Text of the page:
Social media has become dominant, not only in life but in business. The statistics are staggering. YouTube is second only to Google when it comes to search. About every two seconds someone joins LinkedIn. If Facebook were a country, it would be bigger than the U.S.

There’s a good chance you’ve felt the pressure to “go social.” Well, marketers must find a way to incorporate social into demand gen or risk falling behind.

There’s evidence that this is already happening. According to a recent study by research firm Aberdeen Group, 41% of Best-in-Class companies have integrated social media with their lead management and lead scoring efforts compared to 27% of average companies.* And 33% of those Best-inClass companies have integrated social profile data into their customer or prospect records.

High performing businesses are clearly seeing success incorporating social media into demand generation efforts. One likely reason is because social offers accessible solutions to many of the most enduring problems facing demand marketers. With social you can go beyond collecting titles and industry data to see buyers’ preferences, interests and influences. And social tools are making it easier to lower barriers to conversion and turn prospects into content evangelists, organically growing your reach.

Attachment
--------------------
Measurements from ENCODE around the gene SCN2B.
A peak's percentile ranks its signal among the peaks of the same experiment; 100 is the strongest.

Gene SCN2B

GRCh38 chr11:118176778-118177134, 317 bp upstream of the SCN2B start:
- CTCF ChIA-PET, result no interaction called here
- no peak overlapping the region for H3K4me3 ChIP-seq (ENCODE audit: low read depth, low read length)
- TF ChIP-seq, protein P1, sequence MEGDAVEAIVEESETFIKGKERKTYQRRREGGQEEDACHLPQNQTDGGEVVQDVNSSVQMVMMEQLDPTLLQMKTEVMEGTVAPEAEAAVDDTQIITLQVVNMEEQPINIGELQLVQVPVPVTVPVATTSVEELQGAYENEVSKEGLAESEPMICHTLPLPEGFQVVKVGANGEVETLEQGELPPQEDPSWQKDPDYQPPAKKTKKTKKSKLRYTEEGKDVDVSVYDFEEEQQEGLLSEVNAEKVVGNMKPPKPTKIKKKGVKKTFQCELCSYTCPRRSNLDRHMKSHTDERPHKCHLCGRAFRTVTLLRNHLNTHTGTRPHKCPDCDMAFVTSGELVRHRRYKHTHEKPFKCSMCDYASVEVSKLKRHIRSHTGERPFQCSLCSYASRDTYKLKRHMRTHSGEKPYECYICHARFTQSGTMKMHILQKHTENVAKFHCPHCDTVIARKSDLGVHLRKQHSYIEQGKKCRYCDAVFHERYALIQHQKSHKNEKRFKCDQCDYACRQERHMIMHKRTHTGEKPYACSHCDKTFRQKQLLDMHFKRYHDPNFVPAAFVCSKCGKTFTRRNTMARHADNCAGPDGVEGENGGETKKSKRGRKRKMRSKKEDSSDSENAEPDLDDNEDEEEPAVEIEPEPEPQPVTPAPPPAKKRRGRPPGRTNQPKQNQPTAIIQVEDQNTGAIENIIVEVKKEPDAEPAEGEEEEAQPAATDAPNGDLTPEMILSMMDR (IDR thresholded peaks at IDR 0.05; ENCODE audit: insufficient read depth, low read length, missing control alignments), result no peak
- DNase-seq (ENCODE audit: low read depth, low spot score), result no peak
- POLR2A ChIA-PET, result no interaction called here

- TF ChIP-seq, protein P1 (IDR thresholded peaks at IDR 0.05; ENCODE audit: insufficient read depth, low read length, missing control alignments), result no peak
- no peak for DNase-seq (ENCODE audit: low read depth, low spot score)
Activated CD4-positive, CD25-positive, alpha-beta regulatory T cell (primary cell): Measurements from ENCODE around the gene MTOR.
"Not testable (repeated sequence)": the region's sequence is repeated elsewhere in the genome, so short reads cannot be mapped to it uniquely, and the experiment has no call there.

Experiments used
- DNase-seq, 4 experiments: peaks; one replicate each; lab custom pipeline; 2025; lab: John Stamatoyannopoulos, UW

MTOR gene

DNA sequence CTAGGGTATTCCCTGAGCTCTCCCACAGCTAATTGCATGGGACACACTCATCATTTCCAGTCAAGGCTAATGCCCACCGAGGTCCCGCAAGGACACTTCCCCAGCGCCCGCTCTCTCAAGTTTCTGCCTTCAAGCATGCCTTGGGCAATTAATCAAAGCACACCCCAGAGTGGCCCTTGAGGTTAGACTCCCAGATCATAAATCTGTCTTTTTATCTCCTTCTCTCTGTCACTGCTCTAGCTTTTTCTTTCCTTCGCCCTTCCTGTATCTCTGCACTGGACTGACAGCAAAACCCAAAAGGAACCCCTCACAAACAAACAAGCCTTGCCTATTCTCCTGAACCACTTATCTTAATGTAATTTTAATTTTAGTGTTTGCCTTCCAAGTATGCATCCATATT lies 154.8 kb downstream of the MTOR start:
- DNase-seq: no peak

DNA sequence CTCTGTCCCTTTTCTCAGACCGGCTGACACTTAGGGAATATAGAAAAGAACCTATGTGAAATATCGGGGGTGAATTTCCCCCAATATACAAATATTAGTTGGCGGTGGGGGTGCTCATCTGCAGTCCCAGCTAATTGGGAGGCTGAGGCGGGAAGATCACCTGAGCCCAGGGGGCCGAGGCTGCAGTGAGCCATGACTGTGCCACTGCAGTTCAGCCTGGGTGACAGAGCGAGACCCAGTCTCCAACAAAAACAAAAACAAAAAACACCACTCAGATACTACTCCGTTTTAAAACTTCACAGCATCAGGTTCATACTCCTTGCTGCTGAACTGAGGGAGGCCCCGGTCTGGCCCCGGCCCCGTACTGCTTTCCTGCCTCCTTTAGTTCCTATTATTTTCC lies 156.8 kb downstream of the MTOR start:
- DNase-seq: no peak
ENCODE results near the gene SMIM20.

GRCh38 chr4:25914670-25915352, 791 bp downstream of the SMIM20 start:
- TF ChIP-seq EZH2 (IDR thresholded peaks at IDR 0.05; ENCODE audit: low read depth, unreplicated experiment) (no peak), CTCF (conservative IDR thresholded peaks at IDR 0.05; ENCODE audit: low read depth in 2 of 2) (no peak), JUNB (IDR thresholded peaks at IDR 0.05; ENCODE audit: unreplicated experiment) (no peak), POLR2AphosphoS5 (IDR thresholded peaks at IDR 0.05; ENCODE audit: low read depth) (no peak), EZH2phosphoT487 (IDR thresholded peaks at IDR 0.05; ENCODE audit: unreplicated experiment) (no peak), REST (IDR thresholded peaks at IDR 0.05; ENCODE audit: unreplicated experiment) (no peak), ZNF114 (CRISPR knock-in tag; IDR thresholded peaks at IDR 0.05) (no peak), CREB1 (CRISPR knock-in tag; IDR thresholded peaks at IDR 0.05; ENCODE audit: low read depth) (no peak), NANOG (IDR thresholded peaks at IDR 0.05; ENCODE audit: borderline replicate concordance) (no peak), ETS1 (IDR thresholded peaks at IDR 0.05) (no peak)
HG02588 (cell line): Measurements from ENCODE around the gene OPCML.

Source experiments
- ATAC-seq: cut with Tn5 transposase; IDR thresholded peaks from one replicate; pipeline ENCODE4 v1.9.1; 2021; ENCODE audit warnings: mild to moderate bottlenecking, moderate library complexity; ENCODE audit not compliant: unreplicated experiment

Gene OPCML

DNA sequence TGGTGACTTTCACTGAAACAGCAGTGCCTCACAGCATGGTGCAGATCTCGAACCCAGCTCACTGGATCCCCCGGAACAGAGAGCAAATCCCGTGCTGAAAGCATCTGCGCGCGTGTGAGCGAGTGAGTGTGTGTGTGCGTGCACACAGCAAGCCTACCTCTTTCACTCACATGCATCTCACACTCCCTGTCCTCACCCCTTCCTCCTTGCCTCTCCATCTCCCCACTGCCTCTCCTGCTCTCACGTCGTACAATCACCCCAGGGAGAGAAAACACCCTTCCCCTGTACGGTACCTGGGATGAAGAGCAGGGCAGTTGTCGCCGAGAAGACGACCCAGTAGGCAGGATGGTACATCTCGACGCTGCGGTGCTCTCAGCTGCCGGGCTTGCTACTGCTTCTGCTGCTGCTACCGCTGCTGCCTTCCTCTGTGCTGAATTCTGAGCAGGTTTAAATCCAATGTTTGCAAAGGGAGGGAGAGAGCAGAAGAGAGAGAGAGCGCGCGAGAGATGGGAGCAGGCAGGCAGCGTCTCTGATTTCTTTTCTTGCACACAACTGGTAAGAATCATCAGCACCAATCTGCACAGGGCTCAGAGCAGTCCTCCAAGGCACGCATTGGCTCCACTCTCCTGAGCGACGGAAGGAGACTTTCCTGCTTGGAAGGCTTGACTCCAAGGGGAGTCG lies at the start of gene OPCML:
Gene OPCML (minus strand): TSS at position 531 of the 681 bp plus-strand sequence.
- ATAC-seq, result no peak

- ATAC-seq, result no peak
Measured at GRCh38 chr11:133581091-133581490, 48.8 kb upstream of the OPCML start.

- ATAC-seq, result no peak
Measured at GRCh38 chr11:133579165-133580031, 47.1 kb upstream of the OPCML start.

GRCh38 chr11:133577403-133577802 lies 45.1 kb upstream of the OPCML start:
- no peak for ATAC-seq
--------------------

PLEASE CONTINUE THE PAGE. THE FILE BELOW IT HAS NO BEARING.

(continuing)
*Aberdeen sets a high bar for Best-in-Class companies, defining them as businesses who cite 20% annual revenue growth, 10% annual growth in marketing leads that result in closed business, 44% of sales-forecasted pipeline leads contributed by marketing and at least a 73% annual customer retention rate.

What Holds Demand Gen Marketers Back from Social?

“If social is so promising, what’s holding demand gen back?” you might ask.

Good question.